Volkswagen scandal may affect Romanian automotive exports to Germany, says Erste

Newsroom 28/09/2015 | 19:13

The negative impact of the Volkswagen scandal connected to pollutant emissions from their diesel cars should have a limited effect on Romania, according to an analysis Erste for the CEE region. Experts expect it to affect only the area of auto component exports to Germany, which represents around 1 percent of GDP, 2.9 percent of total exports.

Should the situation expand to other major automotive manufacturers in Germany or France, a larger part of Romania’s exports will be affected, including car kits and components. However, Erste does not exclude a possible decrease in Romania’s car imports should the crisis worsen, which would reduce the commercial deficit.

According to Erste, as long as the scandal stays limited to Volkswagen diesel engines, it will not have a big impact on automotive production in Central and Eastern Europe (CEE).

Over CEE, expanding scandal to other engines or other manufacturers will have temporary negative effects on the entire auto production in the region until new technologies are adopted.

CEE countries last year produced about 4 million vehicles, of which one third under Volkswagen brands, respectively Audi, Skoda, Volkswagen, Porsche and Seat. The region has an important contribution to European production of Volkswagen, every fourth car produced last year by the German automotive producer in EU being produced in a CEE country.

If the situation will be limited to Volkswagen diesel engines Type EA 189, the impact on current production likely to be quite limited, as these engines are no longer installed on new vehicles. But further investigations are yet to take place to verify whether other engines or other producers are involved in influencing pollution test results.

Meanwhile, uncertainty about demand after the serious image blow Volkswagen received could result in a more conservative formation of inventories and investment in the short term.

According to Erste, a positive result of the situation could result in a hurry to develop and deploy new technologies in the automotive sector, with CEE capacities being used for mass production.

In the CEE region, Romania, the Czech Republic, Serbia and Hungary are expected to be least affected.

In the Czech Republic, Volkswagen is the parent company of Skoda, tightly integrated into the group. It is likely that Volkswagen diesels that do not comply with pollution standards were used on some older models of Skoda. However, Skoda is unlikely to be accused directly, and Erste considers that the impact on the car industry in the Czech Republic will be quite low.

In Hungary, between all producers currently only VW Audi is associated with scandal. If Audi has to reduce production, Hungarian industry will be affected only marginally. However, if the scandal will extend to other producers, experts say Hungary could be in trouble, since one third of production is ensured by the automotive industry.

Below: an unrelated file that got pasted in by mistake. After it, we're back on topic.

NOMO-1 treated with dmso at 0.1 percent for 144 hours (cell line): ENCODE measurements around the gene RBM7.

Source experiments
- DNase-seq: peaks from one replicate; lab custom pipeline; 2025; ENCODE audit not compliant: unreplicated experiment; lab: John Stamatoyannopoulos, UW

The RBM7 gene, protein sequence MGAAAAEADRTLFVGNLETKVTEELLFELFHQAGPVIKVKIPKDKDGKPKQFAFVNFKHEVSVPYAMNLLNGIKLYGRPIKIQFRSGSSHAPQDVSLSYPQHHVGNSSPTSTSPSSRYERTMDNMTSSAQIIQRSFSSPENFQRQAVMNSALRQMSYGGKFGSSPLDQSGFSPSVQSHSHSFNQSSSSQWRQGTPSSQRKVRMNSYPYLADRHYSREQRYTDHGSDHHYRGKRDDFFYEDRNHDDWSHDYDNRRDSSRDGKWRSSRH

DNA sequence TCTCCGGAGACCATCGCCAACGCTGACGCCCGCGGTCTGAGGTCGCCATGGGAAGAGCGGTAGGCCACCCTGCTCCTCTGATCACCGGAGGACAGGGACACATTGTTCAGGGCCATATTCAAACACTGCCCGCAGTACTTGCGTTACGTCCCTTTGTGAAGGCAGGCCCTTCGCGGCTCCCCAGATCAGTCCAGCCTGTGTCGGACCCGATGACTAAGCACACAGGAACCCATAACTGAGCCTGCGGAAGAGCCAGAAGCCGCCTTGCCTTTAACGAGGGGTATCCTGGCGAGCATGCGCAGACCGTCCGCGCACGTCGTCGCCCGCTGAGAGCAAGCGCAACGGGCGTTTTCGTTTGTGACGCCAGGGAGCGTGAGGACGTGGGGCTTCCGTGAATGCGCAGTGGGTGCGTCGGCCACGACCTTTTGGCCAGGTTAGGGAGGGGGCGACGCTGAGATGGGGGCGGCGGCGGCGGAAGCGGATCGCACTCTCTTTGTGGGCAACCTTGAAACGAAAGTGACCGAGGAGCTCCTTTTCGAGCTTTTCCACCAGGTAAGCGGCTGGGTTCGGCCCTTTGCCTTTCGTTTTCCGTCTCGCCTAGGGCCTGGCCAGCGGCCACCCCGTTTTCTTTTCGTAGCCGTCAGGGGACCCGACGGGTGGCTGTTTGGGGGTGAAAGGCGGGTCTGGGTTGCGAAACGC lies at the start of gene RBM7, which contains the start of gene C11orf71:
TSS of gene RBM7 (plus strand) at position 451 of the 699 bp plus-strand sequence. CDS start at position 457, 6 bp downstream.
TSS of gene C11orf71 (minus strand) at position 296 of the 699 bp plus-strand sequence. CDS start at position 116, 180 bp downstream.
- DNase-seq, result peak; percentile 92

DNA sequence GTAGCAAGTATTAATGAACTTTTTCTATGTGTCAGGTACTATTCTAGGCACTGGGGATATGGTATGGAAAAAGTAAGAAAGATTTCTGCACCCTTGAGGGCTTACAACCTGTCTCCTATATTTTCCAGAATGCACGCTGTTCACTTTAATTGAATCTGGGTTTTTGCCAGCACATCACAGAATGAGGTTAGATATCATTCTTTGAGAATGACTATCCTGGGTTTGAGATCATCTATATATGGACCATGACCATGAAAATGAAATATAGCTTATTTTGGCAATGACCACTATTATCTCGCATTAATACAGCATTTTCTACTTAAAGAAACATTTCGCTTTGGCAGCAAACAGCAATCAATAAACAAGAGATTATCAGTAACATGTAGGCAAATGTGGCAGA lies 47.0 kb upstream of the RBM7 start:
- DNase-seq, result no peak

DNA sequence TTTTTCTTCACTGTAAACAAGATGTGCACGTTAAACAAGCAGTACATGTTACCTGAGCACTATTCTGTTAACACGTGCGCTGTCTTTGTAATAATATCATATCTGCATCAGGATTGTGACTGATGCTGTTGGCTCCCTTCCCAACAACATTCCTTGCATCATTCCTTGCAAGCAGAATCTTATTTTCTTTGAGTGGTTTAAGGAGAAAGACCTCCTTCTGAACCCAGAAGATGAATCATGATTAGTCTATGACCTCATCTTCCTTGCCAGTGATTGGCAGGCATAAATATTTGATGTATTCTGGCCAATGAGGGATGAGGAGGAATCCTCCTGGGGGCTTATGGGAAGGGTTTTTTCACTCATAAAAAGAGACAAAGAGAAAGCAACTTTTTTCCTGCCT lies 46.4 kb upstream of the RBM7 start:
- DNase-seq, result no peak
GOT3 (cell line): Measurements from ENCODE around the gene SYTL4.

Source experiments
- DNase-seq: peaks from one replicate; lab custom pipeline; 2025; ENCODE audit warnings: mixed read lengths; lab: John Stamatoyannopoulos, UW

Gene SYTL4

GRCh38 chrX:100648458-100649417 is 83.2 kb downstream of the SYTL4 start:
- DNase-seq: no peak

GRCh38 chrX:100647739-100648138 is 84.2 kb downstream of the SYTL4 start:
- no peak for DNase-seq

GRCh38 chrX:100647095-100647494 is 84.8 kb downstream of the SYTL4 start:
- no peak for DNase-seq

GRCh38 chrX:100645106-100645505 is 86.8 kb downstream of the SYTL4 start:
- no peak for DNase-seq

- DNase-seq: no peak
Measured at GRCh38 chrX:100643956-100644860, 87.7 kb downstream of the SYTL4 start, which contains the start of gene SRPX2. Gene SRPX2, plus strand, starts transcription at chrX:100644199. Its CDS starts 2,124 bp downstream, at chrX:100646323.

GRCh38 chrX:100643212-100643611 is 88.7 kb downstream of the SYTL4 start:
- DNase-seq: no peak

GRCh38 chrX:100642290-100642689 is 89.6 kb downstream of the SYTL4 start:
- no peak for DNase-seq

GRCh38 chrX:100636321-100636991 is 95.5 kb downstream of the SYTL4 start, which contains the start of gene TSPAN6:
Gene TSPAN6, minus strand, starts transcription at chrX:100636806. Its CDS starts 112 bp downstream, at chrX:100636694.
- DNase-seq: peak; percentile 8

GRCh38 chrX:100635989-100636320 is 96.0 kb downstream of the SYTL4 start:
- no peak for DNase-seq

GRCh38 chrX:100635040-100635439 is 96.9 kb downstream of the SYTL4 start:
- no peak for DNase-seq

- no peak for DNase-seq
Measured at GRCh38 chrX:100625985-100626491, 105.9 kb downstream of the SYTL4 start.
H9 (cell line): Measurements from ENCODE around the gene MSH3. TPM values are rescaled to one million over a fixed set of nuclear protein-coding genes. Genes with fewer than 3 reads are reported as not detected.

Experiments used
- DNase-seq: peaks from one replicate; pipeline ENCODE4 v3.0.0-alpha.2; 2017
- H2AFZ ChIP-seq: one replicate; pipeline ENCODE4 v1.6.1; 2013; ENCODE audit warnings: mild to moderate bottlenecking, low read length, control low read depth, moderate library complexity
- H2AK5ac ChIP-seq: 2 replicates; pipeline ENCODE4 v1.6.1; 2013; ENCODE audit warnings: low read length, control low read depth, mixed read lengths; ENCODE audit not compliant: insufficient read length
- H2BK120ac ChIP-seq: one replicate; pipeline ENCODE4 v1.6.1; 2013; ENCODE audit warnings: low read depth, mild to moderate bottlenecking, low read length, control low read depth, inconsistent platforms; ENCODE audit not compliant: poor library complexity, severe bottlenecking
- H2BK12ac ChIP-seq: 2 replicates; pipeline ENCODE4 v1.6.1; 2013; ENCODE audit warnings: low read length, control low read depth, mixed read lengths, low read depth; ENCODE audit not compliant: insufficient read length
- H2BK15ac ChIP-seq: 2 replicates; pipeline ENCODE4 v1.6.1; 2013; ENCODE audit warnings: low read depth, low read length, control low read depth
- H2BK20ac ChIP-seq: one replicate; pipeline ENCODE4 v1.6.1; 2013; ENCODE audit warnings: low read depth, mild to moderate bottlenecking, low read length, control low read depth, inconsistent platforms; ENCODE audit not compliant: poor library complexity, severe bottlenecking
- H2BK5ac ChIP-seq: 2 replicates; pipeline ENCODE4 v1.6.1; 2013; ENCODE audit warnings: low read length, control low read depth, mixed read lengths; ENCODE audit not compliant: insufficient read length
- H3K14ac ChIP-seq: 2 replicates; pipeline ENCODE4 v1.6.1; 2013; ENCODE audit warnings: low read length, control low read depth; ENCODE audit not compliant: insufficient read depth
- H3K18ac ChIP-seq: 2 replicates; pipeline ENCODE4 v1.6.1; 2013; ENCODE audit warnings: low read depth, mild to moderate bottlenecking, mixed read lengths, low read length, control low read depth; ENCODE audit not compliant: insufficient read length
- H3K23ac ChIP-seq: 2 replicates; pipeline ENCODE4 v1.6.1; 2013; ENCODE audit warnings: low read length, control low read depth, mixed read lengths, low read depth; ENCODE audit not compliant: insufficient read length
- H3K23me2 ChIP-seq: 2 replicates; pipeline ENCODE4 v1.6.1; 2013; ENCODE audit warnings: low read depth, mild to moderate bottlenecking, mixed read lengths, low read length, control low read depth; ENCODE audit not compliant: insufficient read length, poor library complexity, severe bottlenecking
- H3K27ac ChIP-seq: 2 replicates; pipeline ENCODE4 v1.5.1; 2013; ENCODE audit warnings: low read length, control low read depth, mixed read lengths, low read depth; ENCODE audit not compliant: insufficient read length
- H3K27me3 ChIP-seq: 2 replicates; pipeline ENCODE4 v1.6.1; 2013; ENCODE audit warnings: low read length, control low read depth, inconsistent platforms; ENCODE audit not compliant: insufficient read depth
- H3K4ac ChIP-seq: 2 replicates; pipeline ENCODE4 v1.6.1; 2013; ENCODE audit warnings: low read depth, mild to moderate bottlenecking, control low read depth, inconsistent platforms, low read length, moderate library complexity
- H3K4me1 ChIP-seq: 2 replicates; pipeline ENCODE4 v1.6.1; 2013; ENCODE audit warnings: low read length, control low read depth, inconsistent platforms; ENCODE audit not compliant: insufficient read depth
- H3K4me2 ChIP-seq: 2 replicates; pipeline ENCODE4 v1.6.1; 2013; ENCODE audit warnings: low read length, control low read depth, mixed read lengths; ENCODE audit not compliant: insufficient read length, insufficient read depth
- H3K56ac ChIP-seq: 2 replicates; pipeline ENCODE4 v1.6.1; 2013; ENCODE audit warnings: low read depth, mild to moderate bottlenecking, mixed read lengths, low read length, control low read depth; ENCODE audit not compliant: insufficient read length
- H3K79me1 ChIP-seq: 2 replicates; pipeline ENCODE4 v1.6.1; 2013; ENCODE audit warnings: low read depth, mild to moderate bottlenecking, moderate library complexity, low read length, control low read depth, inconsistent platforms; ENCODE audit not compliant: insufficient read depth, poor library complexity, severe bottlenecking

In Serbia, the automotive industry is of strategic interest, with exports of over EUR 1 billion and over 10,000 employees, the largest share being held by Fiat. The scandal should have limited effect on the country, with only a few German suppliers with sales below EUR 10 million being exposed to risks.

For countries like Poland, Slovakia, Slovenia and Croatia it is difficult to assess the damages yet, especially since the situation is still unfolding and it is not yet known how deep it will go into the industry, but effects are expected to be harsh on their economies, heavily dependent on the automotive sector in which Volkswagen held large shares.

In Poland, Volkswagen produced 175,000 vehicles last year at three plants, representing one third of the processing industry. Volkswagen is their second largest car manufacturer, where Fiat has a market share of about 50 percent and Opel holds some 20 percent.

The company had plans to open a fourth factory in Poland next year, so cut in sales could lead to production cuts or even delays in opening new units.

The Volkswagen factory in Bratislava is the largest exporter and one of the largest employers in Slovakia, with 9,900 employees. Production in Slovakia last year reached 400,000 vehicles, which were sold almost entirely overseas. Volkswagen production accounted for 40 percent of total car production, with the US being their third largest export market (11.3 percent of exports).

In Slovenia, Volkswagen is one of the most important partners for the automotive industry suppliers. Most exports go to Austria, Croatia, Hungary, France, Germany and Italy. The head of the Slovene Automotive Association said the impact of the scandal could not be assessed. However, he pointed that local suppliers had an opportunity to seize some of the market, since the industry is diversified, with over 200 companies and exports of EUR 2.9 billion.

Croatian automotive exports reach EUR 600 million and the sector employs 10,000. The impact on the Croatian market cannot be assessed exactly, according to Erste. The most important markets for the automotive Croatian are France, Germany and Italy, so that there could be a limited impact on suppliers.

Martin Winterkorn, former Volkwagen CEO who resigned on September 23, is now under criminal accusation for fraud, after 11 million Volkswagen cars were sold worldwide with a device that influenced pollution tests.

Natalia Martian

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